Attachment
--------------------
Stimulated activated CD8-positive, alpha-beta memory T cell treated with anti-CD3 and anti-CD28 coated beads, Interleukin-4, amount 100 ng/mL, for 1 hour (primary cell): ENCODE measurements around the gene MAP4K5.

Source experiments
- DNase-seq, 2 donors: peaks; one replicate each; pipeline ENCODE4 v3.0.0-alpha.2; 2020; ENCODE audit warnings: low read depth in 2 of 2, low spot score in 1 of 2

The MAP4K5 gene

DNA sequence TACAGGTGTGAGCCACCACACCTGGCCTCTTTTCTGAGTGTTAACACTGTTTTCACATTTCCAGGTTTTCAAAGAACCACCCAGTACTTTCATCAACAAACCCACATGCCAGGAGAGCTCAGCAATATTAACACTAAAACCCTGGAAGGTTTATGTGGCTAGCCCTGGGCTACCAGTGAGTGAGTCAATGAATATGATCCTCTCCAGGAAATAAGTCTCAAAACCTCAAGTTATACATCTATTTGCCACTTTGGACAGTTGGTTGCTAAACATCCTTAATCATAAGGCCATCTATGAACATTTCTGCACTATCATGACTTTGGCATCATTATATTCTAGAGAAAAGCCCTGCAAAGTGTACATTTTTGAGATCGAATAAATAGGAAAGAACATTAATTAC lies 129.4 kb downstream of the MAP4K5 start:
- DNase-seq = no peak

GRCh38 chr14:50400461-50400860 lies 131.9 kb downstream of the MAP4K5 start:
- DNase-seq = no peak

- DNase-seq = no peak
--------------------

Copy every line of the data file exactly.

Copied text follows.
Stimulated activated CD8-positive, alpha-beta memory T cell treated with anti-CD3 and anti-CD28 coated beads, Interleukin-4, amount 100 ng/mL, for 1 hour (primary cell): ENCODE measurements around the gene MAP4K5.

Source experiments
- DNase-seq, 2 donors: peaks; one replicate each; pipeline ENCODE4 v3.0.0-alpha.2; 2020; ENCODE audit warnings: low read depth in 2 of 2, low spot score in 1 of 2

The MAP4K5 gene

DNA sequence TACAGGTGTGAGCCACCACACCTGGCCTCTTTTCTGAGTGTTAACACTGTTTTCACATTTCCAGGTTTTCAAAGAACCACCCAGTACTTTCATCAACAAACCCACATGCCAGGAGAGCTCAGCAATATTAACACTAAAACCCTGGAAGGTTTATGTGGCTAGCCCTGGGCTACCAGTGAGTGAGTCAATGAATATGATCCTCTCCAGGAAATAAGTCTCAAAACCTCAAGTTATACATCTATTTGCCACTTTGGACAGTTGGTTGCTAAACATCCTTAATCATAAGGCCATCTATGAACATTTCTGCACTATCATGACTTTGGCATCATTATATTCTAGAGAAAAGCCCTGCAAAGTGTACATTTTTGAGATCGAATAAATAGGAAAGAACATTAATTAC lies 129.4 kb downstream of the MAP4K5 start:
- DNase-seq = no peak

GRCh38 chr14:50400461-50400860 lies 131.9 kb downstream of the MAP4K5 start:
- DNase-seq = no peak

- DNase-seq = no peak